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Barack, Please Lead the Movement Too

by Wade Hudson

A Crisis Papers Guest Essay

December 2, 2008

Many Obama supporters are worried about what kind of organization will emerge from the campaign. Those who are concerned have included top-level leaders from the campaign who have expressed themselves publicly.

Barack can resolve this issue quickly and easily. He can simply tell his staff to spin off an independent organization that is truly dedicated to community organizing. I encourage folks who support this direction to let Barack and/or his people know.

Then we can proceed to build a strong national movement committed to helping Barack implement the goals of his campaign. Without such a movement, we won‘t be able to “transform the nation, “ as Barack called for during the campaign.

Marshall Ganz, the architect of Obama's grassroots organizing program, is among the concerned. On Nov. 17, he told Micah Sifry,  “It's very important what Obama decides. Whether to try to support some kind of organized effort, that's rooted in the campaign, or not."


According to a Nov. 14 report in the
Los Angeles Times:

"[I]t is no simple task to convert an insurgency into a standing army.

"That challenge has sparked rare discord among Obama advisors who ran a highly disciplined operation with no public disagreements throughout the long campaign.

"Traditionally, the new president would blend his campaign operation with his party's national committee. Some of Obama's closest advisors lean toward that pragmatic view.

"But others, who built the grass-roots organization, worry that linking it too closely to the party could cause the unusual network to unravel -- and squander an extraordinary resource....


"If it's in the party," said Marshall Ganz, a Harvard University lecturer who helped design the training curriculum for Obama's organizers, "that's a way to kill it."

Steve Hildebrand, Obama's deputy campaign manager and an architect of the grass-roots network, has been warning the president-elect's team that it risks turning off activists who were inspired by Obama but who never considered themselves a part of the Democratic Party.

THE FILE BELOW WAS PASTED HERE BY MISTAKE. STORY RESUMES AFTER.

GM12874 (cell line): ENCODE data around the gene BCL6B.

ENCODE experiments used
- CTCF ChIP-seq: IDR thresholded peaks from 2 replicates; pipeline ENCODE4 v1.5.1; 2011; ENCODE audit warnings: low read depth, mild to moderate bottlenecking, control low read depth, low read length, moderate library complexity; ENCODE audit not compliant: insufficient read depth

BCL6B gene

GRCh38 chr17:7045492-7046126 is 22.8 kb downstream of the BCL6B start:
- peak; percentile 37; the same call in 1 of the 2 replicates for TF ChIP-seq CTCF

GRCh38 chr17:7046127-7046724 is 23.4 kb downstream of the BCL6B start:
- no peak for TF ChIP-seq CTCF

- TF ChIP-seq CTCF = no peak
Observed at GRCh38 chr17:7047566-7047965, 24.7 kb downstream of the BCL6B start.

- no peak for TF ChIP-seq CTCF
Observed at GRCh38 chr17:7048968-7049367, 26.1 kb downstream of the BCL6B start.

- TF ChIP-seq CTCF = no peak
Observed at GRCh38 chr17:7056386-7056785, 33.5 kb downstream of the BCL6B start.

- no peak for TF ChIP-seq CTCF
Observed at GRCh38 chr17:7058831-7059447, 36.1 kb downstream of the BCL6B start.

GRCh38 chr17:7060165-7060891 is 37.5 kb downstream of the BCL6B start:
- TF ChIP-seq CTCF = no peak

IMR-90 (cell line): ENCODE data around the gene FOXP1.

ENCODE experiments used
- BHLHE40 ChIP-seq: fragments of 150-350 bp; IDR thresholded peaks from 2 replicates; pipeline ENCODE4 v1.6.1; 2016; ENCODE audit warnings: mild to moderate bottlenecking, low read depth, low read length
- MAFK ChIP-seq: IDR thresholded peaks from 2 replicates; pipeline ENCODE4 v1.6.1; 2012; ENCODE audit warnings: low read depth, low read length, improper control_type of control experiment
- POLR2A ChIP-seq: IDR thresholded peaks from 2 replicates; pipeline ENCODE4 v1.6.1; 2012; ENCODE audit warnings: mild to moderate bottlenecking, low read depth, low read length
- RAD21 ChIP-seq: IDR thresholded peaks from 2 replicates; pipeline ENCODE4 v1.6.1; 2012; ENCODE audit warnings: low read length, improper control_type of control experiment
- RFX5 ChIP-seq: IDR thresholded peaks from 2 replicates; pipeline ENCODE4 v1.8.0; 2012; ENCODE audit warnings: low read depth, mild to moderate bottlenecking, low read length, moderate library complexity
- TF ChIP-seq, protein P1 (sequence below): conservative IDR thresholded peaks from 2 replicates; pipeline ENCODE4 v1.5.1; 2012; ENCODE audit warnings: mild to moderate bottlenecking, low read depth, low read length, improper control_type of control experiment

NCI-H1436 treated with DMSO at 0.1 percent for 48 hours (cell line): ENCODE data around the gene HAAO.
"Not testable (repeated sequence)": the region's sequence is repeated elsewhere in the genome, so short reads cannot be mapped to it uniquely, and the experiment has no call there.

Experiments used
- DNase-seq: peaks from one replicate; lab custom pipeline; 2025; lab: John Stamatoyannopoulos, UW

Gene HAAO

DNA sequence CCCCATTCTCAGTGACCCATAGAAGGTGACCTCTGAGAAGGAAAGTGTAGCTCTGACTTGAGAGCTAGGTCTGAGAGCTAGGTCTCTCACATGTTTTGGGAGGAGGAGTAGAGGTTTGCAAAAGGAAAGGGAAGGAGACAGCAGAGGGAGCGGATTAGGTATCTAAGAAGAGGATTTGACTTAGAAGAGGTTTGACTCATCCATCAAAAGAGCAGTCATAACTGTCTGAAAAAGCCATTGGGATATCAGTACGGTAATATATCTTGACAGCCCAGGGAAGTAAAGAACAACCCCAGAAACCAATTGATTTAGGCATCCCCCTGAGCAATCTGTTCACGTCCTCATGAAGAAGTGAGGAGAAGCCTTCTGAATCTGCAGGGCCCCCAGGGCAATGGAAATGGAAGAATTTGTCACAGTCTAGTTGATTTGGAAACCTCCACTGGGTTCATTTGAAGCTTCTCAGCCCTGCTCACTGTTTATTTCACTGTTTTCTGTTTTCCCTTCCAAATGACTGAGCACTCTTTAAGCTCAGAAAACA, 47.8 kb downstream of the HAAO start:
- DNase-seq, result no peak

Since that report, the Obama team seems to have decided that the campaign will not totally merge with the Democratic Party. But many other questions remain unanswered. Barack and his team may still waste a remarkable opportunity to build a strong grassroots movement rooted in solid community organizing.


In his 11/20/08 essay, ”The Movement to Elect Barack Obama: Prospects, Possibilities, Proposals,"  which was circulated on the Net via email, Ganz stated (emphases added):

The campaign to elect Barack Obama as President launched a movement.... Now, the question is, can it flourish? …It is time to consider the shape such a movement could take….

President Obama may provide the movement with moral and political leadership but not its organizational leadership. Who can? And how would it work?...

Some people, especially political operatives, seem focused on transforming the Obama movement into a Web-based network: funds could be raised, information shared, emails called for, etc. As a kind of Presidential “MoveOn,” such a network could mobilize support when needed, albeit thinly. But this would omit the “community organizing” that infused the campaign with the grassroots leadership that gave it its strength…. Such a “Campaign for a New America” would create a representative governing body and invite organizers, leaders, and volunteers to work through it as a major venue for “active citizenship” at all government levels…. In other words, dealing [with] the challenges we now face may offer the opportunity to reengage ourselves in the work of self-government.